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Ian Tellam

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NCAP Guatemala: Engagement in the Planning Process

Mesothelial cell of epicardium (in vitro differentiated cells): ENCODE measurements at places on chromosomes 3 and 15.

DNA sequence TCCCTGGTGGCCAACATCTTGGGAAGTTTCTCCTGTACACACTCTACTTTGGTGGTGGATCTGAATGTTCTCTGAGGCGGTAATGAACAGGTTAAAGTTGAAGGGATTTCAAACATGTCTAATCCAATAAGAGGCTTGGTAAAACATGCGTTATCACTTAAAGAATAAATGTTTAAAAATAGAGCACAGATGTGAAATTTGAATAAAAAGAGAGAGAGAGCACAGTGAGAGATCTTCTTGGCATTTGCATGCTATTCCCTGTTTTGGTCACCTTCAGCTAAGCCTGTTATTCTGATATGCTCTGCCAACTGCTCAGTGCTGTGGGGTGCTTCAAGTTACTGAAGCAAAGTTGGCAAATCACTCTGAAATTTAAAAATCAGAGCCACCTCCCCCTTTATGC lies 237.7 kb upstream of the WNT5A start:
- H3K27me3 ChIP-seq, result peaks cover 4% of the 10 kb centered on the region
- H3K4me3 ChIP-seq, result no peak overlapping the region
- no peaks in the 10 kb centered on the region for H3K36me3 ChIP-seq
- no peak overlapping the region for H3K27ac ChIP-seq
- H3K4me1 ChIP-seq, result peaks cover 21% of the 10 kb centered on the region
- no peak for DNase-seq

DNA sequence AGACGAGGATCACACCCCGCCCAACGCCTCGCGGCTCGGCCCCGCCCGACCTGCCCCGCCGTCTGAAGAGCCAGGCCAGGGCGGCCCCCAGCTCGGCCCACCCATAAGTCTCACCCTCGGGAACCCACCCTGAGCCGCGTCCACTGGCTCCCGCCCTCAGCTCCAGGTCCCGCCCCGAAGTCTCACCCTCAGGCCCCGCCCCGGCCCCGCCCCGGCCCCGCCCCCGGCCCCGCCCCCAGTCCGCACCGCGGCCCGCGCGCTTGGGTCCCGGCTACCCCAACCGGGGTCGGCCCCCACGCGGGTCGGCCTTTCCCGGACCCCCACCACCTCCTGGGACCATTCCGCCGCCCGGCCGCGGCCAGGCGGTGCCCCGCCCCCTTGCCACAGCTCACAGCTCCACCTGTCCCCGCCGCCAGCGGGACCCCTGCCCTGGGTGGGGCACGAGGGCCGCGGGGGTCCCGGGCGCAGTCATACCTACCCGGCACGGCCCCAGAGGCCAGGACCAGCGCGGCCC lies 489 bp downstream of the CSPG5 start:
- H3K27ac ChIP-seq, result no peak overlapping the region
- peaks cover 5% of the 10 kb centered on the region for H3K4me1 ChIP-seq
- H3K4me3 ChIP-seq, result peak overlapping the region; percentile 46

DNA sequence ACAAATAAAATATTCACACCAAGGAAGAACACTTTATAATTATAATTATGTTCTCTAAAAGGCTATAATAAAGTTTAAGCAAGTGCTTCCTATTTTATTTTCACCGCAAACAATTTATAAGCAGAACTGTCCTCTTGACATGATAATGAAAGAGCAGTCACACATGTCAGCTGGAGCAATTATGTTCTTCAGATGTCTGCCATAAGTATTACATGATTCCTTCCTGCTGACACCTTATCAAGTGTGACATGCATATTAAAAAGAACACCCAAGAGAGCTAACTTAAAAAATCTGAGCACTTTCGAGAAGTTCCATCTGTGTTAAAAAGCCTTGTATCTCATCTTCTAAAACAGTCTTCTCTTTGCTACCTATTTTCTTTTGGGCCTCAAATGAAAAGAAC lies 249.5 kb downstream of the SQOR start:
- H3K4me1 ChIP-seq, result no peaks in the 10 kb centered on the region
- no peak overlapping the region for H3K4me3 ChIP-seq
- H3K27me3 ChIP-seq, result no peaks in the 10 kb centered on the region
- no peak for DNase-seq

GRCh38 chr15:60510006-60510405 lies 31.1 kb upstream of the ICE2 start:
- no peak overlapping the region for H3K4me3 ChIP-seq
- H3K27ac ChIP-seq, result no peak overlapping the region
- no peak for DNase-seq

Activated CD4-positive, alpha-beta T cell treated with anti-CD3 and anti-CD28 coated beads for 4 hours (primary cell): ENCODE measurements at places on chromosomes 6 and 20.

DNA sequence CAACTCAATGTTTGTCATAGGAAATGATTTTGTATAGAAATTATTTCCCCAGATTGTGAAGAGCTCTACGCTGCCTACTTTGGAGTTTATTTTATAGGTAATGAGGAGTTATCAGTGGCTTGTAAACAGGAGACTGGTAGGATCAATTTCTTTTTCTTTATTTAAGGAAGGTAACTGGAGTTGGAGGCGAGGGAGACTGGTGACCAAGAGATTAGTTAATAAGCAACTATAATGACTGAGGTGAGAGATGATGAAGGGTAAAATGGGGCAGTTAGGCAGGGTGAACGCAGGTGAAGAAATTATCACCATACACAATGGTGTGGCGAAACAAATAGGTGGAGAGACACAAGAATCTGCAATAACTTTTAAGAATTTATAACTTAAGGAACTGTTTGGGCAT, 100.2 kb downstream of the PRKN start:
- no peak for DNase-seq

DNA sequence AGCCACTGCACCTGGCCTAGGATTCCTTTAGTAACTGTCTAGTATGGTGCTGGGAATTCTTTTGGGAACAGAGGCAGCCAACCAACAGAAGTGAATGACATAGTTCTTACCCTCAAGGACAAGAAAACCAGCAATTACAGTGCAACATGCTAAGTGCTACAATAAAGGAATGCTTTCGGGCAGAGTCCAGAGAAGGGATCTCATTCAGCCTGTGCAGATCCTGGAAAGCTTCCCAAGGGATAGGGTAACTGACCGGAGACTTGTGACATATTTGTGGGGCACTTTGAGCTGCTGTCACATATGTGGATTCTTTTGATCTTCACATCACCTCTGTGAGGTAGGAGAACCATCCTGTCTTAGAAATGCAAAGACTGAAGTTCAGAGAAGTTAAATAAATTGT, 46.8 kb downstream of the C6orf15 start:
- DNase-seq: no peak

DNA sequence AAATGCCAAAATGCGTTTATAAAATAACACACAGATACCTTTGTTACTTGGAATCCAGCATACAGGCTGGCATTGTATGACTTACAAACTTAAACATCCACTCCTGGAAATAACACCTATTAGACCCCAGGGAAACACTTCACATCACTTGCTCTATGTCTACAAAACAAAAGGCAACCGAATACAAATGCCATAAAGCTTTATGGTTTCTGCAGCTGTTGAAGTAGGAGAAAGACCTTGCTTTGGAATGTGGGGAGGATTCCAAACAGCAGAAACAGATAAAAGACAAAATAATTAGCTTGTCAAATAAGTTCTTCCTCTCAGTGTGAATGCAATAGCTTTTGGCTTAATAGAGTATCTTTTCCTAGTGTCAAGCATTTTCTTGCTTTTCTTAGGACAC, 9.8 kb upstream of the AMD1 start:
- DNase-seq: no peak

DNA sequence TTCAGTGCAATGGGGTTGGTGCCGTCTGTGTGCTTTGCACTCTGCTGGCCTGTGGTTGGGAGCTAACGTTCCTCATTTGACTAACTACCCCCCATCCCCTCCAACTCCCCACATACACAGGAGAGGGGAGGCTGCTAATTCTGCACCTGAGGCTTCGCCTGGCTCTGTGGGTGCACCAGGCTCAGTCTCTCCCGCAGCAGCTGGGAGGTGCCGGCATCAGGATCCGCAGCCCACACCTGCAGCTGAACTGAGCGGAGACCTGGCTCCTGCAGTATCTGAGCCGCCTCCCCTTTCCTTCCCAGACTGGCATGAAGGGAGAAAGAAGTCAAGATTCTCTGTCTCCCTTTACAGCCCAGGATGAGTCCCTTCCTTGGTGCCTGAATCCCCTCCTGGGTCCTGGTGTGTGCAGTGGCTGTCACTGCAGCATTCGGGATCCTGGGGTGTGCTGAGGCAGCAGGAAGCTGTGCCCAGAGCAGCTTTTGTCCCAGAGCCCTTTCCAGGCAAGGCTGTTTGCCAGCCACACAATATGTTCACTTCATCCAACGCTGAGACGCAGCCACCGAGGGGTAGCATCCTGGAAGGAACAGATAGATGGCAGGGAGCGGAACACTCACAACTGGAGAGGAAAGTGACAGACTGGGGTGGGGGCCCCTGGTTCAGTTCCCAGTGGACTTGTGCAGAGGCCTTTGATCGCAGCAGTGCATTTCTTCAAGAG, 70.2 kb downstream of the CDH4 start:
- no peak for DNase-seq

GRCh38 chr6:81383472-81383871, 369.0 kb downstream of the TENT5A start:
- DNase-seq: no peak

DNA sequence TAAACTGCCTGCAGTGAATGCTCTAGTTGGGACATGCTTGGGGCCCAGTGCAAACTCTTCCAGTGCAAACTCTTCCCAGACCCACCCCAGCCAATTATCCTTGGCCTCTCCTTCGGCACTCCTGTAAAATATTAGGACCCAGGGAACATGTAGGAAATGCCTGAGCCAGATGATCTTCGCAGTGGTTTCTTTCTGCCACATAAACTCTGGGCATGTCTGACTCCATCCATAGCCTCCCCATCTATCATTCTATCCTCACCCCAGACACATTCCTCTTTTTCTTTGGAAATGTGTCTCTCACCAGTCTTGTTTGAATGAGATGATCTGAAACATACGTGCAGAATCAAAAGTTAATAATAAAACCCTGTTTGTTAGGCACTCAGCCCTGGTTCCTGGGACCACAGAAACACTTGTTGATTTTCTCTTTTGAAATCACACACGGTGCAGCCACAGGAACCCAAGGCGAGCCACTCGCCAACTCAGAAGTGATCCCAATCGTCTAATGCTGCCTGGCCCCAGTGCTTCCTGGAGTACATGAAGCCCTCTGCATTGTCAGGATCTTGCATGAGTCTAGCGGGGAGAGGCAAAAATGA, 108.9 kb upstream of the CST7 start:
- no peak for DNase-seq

ADAPTATION AT ALTITUDE Mountains at the frontline of climate change Mountains feature some of the clearest indications of climate change: rising temperatures, melting glaciers and changing precipitation patterns are disrupting water flows and affecting ecosystems, creating and worsening natural hazards and threatening livelihoods and communities both within the mountains and downstream. Read More Mountain regions cover about one quarter of the Earth’s land surface and are home to more than 1 billion people. Mountains host an impressive array of natural resources – 25% of terrestrial biodiversity and 60% of all biosphere reserves – and they supply freshwater for lowland irrigation and domestic use for half of the global population. Mountains provide essential ecosystem services for livelihoods, and with their rich ethnic and cultural diversity and magical natural beauty they offer recreation and restoration for residents and visitors alike. Mountains feature some of the clearest indications of climate change: rising temperatures, melting glaciers and changing precipitation patterns are disrupting water flows and affecting ecosystems, creating and worsening natural hazards and threatening livelihoods and communities both within the mountains and downstream. And because climate impacts are often more profound in mountains and affect people already confronting poverty and land degradation, mountain livelihoods are particularly sensitive to climate change. Mountain people have always faced the challenges of living in a rugged environment and have developed coping strategies to adapt to harsh conditions, but the unprecedented magnitude and speed of climate change puts them under increasing pressure.

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